The propensity to resolve conflict or cope with social and mental stresses through violence requires a public health response, and Jamaica has not only engaged in global initiatives such as the Partnership to End Violence Against Children, but has also empanelled a National Commission on the Prevention of Violence to advise the government on building out an articulated public health and social services response.
However, the situation is exponentially complicated and exacerbated by the influx of illegal and unregistered small arms into our country. From organized transnational criminal enterprises to street level gangs, to the misguided youth in the inner city, the availability of guns is driving an ever-increasing homicide rate. In the same way that a war on drugs is being prosecuted, in which we have been faithful partners in policing what comes through our waters or leaves our shores, there now needs to be a “war on guns”. Jamaica does not manufacture guns, but our population suffers from the effects of widely available guns. The countries that manufacture weapons that are available to the public must implement stronger measures to ensure that those weapons do not end up on streets and in the hands of people for whom they were not intended.
In the same way there is concern about illegal drugs on the streets of the rich countries there must be concern about guns on the streets of developing countries like Jamaica.
The situation in our sister CARICOM country of Haiti is one of deep concern for Jamaica and the region. The challenges there – political, economic, environmental and social – are longstanding and present serious obstacles to peace and dignity of the Haitian people, and for the region, particularly. Crime and other security concerns have a wider impact. We support a Haitian-led process to arrive at sustainable solutions to the challenges, and are committed, together with CARICOM and the international community, to moving beyond standing with Haiti, to working more closely with Haiti to provide consistent and meaningful support.
Jamaica also joins the calls, once again, for the discontinuation of the economic, commercial and financial embargo against our closest Caribbean neighbour, Cuba.
We cannot properly make use of this watershed moment to benefit the future without adequately addressing the past. Jamaica reaffirms its determination to further the call for the international recognition of reparatory justice as a necessary path to healing, restoration of dignity, and progress for people of African descent.
The world cannot turn a blind eye to the systemic imbalances which persist after centuries of exploitation. If our moral standards today on which we claim a higher civilization, acknowledges that actions in the past, which generated wealth for some by depriving others of their freedom, was wrong; then that same moral standard must lead those who benefited from the wrongs of the past and claim a higher civilization today, to repair that which their morality now acknowledges to be an injustice. There is an inescapable duty for economic redress of historical injustices and recognition of the dignity of affected States and Peoples.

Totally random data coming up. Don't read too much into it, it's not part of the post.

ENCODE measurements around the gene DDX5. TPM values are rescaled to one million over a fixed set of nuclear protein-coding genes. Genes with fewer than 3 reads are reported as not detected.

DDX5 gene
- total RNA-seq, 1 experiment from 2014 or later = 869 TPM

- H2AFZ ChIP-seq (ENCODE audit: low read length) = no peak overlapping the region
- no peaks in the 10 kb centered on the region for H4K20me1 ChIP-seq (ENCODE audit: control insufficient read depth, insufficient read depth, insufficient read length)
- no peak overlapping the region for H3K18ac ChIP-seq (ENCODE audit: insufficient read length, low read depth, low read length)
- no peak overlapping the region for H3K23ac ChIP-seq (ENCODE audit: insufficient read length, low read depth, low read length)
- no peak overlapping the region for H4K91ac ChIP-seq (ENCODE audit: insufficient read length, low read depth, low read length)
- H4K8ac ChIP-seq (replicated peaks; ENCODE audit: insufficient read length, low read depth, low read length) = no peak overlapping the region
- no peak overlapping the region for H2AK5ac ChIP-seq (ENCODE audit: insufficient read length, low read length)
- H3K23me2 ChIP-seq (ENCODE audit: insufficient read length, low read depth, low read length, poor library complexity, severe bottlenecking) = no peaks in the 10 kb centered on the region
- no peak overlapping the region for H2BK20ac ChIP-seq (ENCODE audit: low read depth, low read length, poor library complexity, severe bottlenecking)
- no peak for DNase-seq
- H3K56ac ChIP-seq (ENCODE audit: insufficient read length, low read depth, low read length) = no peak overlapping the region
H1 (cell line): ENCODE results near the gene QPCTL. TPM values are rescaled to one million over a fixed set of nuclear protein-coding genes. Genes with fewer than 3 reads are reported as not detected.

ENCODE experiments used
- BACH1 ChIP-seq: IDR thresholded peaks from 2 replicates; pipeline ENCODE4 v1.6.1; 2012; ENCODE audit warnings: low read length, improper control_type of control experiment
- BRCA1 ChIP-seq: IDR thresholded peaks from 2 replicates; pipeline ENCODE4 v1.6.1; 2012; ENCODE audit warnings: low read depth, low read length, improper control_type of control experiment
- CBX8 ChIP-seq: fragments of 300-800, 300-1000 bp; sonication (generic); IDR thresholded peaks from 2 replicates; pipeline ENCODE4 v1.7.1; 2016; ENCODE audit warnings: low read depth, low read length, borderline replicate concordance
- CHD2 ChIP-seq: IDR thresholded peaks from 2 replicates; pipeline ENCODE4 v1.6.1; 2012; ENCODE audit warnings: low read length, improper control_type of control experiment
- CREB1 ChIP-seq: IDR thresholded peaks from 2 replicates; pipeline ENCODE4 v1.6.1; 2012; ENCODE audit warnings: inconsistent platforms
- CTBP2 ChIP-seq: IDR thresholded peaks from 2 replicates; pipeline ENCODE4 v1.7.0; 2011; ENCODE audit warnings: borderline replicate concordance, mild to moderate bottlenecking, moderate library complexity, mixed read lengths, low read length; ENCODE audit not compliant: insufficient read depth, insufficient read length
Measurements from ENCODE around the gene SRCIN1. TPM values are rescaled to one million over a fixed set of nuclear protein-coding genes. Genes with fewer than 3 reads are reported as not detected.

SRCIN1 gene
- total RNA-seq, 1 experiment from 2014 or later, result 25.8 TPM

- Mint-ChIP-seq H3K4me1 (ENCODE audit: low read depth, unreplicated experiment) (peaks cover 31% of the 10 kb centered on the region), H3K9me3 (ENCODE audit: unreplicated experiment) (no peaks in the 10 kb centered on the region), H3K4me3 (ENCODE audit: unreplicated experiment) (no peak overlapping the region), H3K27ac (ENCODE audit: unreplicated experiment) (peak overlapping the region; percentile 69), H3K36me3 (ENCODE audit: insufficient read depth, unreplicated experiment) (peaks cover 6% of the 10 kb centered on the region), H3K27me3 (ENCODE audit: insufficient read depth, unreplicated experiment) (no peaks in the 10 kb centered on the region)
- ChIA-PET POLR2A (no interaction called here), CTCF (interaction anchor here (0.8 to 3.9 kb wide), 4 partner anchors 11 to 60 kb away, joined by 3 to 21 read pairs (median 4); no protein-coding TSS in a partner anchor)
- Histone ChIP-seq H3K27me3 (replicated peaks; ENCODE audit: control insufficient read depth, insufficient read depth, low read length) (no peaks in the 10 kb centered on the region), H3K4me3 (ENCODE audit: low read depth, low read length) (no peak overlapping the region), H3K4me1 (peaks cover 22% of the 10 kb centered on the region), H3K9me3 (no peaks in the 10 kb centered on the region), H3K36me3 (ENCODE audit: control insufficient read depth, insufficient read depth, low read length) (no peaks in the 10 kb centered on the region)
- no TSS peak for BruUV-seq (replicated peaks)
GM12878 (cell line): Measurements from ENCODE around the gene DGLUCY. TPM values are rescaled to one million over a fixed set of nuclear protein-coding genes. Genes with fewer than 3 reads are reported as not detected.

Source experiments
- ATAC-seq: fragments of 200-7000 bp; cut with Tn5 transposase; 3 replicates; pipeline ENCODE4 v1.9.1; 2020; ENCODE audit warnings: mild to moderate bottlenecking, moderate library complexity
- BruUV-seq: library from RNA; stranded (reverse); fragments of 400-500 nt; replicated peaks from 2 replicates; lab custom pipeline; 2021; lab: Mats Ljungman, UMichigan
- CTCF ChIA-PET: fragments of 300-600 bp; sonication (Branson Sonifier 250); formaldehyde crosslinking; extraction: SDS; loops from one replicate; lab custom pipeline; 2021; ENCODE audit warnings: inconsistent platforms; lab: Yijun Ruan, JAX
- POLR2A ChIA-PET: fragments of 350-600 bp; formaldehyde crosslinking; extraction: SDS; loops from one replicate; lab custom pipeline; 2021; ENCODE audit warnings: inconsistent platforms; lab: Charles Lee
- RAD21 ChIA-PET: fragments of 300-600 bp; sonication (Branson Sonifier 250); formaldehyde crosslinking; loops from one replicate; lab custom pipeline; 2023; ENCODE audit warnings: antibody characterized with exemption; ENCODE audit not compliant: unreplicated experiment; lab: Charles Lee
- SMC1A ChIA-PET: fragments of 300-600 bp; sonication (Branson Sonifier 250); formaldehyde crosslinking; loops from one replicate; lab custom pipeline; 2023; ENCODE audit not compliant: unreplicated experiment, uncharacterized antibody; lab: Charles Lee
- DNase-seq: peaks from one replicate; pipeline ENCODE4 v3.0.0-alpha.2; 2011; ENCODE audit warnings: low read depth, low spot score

The arc of international morality would not have completed its bend for the peoples of the African Diaspora, without open and inclusive exchanges on the dispensation of reparatory justice. We recognise the complexities associated with this sensitive issue.
Yet, as with all complex global challenges, we must summon the determination to take the bold and creative steps to meet the moment.
Since attaining independence sixty years ago, multilateralism has been a core principle of Jamaica’s foreign policy. It continues to underpin our cooperation with member States and other stakeholders within the United Nations system. Transformative global solutions will only thrive within a robust multilateral framework.
The current global political and security environment is cause for great alarm. We have witnessed a nuclear armed super-power, permanent member of the Security Council, acting with impunity to launch a military offensive against its neighbour.
Russia’s military incursion into Ukraine can only be condemned as a flagrant violation of the UN Charter. We must never return to the days when military might is considered a right.
Jamaica strongly cautions against actions which could signal the demise of a peaceful multilateral order.
I commend the Secretary-General and his team on the initiatives undertaken within his purview to fulfil relevant mandates. For their part, Member States must also address long-outstanding issues of reform and restructuring, including of the Security Council. This critical organ must work more transparently and responsively, be more representative of the world of today, and more prepared for the world of tomorrow.
A rotating seat for SIDS will ensure that the unique perspectives, challenges, and contribution of SIDS are permanently available to the Council, improving the quality of its work in the service of our people.
Global Tourism Resilience Day
As a highly tourism-dependent country, in the most tourism-dependent region in the world, Jamaica has invested heavily in building resilience in the tourism sector. During the pandemic, we pioneered the introduction of “resilient corridors” on the island, which served as a focused, protocol-based and data-driven blueprint for safely reopening the tourism sector. The corridors assisted greatly in fast-tracking the recovery for our tourism sector.
We have been engaging countries across the world in our efforts to bolster resilience in Global Tourism and Jamaica is proposing the official designation of February 17th annually as Global Tourism Resilience Day.
This annual commemoration would serve to encourage a consistent examination of resilience-building in the tourism sector, in the face of persisting global disruptions to sustainable tourism and sustainable development. We encourage the global community to work with us towards commemorating the first Global Tourism Resilience Day in 2023.
While our current reality presents complex challenges, I believe that the capacity and capabilities exist within in this body to overcome the challenges. The gap between challenges we face and solutions which exist, or yet to be created, is the human will. This assembly is about developing the common global political will to see this as a watershed moment to deploy and accelerate transformative solutions to the interlocking challenges we face. The people of the world are counting on us to lead and work together as one humanity, one love. Jamaica is committed to doing our part, in this our sixtieth year of membership, and in the years ahead.
I thank you.